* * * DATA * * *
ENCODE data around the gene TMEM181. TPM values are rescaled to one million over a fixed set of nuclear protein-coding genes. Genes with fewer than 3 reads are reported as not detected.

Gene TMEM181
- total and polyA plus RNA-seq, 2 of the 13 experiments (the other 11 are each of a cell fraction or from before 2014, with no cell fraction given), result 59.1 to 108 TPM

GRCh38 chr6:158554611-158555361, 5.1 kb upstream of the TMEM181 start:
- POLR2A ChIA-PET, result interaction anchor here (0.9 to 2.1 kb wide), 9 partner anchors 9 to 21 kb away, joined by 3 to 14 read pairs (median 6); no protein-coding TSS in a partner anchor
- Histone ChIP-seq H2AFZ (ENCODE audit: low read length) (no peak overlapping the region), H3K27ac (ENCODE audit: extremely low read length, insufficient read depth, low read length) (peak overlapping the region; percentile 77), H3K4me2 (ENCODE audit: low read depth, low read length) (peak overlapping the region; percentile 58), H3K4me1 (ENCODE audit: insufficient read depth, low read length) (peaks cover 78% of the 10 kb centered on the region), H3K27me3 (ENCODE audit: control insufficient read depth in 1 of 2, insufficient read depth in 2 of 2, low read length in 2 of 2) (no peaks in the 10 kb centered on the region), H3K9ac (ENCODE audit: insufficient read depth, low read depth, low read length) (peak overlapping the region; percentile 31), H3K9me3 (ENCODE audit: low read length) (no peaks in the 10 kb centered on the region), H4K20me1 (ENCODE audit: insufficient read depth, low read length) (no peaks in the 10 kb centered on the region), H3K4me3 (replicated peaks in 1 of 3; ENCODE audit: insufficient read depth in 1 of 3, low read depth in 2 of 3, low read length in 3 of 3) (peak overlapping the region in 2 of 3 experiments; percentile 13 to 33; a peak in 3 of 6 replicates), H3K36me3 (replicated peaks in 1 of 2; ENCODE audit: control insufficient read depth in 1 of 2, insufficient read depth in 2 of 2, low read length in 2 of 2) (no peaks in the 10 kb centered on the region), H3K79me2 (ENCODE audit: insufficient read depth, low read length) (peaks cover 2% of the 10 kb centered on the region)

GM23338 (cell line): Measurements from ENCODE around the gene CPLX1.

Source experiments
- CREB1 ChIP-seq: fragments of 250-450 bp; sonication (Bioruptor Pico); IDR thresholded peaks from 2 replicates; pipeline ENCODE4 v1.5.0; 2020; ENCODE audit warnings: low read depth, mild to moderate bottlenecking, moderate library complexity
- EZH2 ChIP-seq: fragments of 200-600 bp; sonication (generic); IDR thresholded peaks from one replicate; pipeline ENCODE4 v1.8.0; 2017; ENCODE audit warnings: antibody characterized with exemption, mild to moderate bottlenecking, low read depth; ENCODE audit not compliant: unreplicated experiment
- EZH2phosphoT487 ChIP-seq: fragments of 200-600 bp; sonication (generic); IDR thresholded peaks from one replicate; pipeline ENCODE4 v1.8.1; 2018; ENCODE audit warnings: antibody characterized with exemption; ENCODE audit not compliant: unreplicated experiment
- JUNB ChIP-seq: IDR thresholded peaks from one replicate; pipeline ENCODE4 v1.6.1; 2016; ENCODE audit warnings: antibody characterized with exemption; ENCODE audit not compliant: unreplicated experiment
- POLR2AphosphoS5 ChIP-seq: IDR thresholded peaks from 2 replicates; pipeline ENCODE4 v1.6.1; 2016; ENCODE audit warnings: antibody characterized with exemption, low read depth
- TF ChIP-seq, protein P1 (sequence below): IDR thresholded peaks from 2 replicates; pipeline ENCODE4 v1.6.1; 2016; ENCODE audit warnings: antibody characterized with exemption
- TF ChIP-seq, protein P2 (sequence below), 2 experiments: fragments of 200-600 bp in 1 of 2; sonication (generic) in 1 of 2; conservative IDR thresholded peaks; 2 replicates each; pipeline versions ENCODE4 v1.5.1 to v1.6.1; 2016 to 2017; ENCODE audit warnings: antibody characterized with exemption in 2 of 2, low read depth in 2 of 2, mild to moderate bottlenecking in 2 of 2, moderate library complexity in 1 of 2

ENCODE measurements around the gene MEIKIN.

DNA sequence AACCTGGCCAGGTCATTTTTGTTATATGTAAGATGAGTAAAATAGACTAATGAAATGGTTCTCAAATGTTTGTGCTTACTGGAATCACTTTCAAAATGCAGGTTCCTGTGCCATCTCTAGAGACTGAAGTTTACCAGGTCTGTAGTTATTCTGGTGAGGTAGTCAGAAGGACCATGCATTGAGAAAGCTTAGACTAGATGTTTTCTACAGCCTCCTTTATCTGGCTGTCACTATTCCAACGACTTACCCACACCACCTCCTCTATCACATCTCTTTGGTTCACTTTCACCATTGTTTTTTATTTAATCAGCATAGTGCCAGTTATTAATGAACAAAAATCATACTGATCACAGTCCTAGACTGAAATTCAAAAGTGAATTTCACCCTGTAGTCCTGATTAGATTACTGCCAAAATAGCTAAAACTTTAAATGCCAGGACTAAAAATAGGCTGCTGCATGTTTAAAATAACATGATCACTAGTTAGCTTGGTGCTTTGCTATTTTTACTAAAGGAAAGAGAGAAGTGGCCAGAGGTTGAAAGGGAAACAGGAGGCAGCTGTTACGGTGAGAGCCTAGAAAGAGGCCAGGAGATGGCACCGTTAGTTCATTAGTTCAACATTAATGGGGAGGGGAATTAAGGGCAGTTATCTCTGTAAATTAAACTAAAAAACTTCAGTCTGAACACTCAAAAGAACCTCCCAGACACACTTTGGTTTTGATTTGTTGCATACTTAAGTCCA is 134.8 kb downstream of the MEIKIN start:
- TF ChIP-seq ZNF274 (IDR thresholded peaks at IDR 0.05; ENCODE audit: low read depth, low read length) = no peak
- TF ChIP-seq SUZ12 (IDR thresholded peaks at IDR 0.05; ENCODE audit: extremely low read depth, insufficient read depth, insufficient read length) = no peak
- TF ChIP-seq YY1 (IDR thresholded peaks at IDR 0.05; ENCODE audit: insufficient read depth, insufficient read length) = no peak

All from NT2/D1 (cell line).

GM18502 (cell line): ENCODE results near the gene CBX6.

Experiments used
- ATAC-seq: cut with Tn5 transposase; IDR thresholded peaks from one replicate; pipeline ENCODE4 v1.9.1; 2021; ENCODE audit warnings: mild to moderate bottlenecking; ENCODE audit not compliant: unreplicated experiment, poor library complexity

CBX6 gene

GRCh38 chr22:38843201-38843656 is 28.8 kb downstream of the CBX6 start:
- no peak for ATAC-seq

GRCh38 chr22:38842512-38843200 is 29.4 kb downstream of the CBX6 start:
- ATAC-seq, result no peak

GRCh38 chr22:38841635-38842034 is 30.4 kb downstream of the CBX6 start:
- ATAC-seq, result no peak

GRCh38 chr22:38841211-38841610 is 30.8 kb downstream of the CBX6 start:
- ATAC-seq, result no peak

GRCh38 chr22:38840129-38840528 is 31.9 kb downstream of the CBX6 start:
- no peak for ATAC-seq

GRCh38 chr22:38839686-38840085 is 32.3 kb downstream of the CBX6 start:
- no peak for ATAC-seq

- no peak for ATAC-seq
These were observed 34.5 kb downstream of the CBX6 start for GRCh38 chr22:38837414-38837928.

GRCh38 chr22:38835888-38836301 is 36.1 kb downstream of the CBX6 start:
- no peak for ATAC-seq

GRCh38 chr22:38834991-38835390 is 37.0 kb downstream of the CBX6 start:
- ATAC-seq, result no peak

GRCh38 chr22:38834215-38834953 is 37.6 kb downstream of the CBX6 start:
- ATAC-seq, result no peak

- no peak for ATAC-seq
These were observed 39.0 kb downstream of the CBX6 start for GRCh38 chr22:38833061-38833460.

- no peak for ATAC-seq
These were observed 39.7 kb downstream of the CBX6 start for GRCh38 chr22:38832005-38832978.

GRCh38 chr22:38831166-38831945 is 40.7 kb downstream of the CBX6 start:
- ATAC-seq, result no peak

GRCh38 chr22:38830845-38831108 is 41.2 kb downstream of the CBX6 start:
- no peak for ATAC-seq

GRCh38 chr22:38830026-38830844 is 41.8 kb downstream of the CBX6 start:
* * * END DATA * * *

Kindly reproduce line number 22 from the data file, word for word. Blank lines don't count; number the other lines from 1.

GM18502 (cell line): ENCODE results near the gene CBX6.